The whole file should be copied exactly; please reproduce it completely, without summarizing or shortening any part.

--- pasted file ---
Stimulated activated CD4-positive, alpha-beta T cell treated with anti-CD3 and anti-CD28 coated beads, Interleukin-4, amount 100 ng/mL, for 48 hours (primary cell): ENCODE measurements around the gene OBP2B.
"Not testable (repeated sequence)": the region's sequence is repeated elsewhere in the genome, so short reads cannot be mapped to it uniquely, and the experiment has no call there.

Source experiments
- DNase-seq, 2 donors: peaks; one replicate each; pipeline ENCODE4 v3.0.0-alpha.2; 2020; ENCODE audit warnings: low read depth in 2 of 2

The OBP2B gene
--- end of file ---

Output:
Stimulated activated CD4-positive, alpha-beta T cell treated with anti-CD3 and anti-CD28 coated beads, Interleukin-4, amount 100 ng/mL, for 48 hours (primary cell): ENCODE measurements around the gene OBP2B.
"Not testable (repeated sequence)": the region's sequence is repeated elsewhere in the genome, so short reads cannot be mapped to it uniquely, and the experiment has no call there.

Source experiments
- DNase-seq, 2 donors: peaks; one replicate each; pipeline ENCODE4 v3.0.0-alpha.2; 2020; ENCODE audit warnings: low read depth in 2 of 2

The OBP2B gene